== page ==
Crisis calls: three rules when a breach comes knocking

Crisis calls: three rules when a breach comes knocking

Why CISOs must turn to crisis management strategy to repair data-breach reputations. Here are three essential rules…


Another week goes by and yet another big breach. This time, it is the turn of Prestige Software, a hotel reservation platform used by Hotels.com, Booking.com and Expedia. The software company left data belonging to millions of guests exposed on a misconfigured Amazon Web Services (AWS) S3 bucket.

With these records exposing sensitive and personally identifiable information (PII), including names, email addresses, national ID numbers, phone numbers, reservation information and credit card details, including CVV and expiration date… phew… security teams are left to fix the holes.

But what can be a bigger, long-term problem is repairing an organisation’s reputation. Crisis management is essential in ensuring a business can continue to trade on its status, even if that reputation has suffered a setback.

Outside fixing infrastructure and protecting against future incursions, what do companies and CISOs need to do to repair brand damage? And how best can you communicate this – internally and externally?

1 Get the sticky plaster down – fast
Elena Davidson, CEO at PR firm Liberty Communications, said that in addition to alerting the ICO within 72 hours of the incident’s discovery, you need to alert customers and issue a media statement: “The media are an important, trusted source of information to the public. Ensuring they are equipped with the right information to report on the incident knowledgeably is key.

“The first step is a sensitively, well-crafted statement issued quickly from the CEO. Ideally, work on this should have started well before the incident occurs. Most companies now have a crisis comms plan in place and these are critical to help you stay in control, show concern about customers’ privacy and outline your commitment to helping prevent future attacks.”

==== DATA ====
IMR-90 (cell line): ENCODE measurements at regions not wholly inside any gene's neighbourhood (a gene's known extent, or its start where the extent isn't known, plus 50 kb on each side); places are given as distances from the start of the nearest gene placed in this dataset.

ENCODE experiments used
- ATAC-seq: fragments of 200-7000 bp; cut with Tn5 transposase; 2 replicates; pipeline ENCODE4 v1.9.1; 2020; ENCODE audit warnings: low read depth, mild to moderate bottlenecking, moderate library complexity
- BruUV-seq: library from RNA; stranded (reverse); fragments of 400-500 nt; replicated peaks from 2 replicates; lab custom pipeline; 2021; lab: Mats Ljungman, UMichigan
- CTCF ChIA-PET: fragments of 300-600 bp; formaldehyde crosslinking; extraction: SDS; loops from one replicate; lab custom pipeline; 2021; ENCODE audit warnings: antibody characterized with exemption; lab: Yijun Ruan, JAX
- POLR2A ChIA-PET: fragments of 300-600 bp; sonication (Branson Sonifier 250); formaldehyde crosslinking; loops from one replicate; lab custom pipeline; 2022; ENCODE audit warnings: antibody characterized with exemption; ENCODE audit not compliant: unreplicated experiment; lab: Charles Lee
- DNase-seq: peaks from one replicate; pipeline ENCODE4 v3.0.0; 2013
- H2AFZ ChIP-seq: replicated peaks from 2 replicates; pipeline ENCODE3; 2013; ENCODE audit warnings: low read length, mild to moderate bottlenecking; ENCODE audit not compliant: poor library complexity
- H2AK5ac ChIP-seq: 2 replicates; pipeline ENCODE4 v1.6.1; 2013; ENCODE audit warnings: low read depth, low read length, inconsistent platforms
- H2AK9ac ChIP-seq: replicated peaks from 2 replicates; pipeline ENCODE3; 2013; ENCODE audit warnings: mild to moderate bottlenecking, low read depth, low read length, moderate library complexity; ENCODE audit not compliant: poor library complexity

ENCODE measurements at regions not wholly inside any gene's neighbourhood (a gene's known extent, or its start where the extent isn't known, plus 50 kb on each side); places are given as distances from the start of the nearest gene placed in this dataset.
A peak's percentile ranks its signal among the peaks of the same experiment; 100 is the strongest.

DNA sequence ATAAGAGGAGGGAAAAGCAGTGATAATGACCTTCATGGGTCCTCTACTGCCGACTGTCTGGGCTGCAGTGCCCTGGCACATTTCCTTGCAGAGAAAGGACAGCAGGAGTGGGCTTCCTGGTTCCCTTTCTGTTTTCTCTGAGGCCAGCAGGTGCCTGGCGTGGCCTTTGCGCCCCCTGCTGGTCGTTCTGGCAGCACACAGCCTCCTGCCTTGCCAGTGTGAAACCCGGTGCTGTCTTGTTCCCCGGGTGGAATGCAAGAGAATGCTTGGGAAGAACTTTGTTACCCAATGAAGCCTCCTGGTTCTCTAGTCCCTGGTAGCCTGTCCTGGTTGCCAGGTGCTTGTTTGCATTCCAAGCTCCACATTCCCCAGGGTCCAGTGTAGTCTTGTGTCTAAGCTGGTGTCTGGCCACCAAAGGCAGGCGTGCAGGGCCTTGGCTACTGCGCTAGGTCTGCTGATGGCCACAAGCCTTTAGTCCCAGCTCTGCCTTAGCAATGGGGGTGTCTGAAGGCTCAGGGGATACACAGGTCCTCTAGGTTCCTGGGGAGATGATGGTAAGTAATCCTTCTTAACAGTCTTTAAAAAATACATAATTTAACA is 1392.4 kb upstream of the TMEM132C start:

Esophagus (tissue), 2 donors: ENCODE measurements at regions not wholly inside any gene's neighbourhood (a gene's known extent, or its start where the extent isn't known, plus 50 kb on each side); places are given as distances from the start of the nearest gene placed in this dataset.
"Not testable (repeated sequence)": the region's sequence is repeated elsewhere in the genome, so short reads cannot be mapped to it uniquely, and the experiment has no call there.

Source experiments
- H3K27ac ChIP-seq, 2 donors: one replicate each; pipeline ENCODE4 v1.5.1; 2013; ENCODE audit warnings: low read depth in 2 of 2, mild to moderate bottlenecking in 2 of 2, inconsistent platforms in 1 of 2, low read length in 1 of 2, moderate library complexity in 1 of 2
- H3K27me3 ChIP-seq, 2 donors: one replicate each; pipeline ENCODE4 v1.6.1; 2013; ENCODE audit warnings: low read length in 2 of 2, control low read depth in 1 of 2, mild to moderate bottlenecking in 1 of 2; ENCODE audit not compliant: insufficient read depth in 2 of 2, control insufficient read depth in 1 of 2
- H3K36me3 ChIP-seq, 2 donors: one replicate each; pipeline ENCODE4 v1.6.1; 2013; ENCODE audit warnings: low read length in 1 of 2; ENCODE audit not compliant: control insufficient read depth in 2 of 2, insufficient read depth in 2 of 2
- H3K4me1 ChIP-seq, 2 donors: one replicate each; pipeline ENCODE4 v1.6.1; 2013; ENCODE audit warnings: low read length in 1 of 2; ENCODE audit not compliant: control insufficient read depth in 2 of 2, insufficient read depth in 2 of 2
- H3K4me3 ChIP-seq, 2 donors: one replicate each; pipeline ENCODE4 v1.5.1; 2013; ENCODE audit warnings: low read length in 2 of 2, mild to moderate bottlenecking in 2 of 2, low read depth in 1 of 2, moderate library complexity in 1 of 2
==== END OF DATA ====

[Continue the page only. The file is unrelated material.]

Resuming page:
2 Crash test crisis: prepare to fail
Chris Bates, CISO at SentinelOne, told SC Media UK that managing a crisis starts before a crisis hits. It is essential to have a predefined plan: “Bring in experts in incident response and crisis management as soon as possible. It is imperative to communicate the situation promptly and openly with the board, employees, customers and the media.

“Organisations that react quickly, honestly and transparently usually receive the support of all these factions, and the mistakes (if there were any) are often quickly forgiven.”

3 Assess your risk AND your customers’ risk
The CEO and C-level executives need to understand the nature of the threats the organisation faces. According to Bates, there are plenty of tools available for risk assessment, including using industry benchmarks, government and law enforcement agencies recommendations and threat intelligence feeds. “The risk assessment should also include regulatory and commercial risks such as reputation loss due to cyber attack.”

Georgina Blizzard, co-founder of The PR Network, told SC Media UK that aside from the embarrassment, and the necessary review of any failings, any cybersecurity or indeed physical security provider that is caught napping will have to work hard to restore trust.

In B2B, businesses tend to have longer memories than consumers. Then there’s the customers’ reputations that the breach might have compromised: “In the case of the Prestige software breach, if I am a Booking.com customer and my credit card details are out in the open and being exploited, there is a strong risk of damage to my reputation.”

“I did not create the issue, but I may have to solve it. For example, explaining fraudulent purchases to my credit card provider and ensuring there is no impact on my credit rating. Preparing for this largely comes down to an increased awareness of the risks associated with new methods of buying goods and maintaining a healthy dose of caution.”

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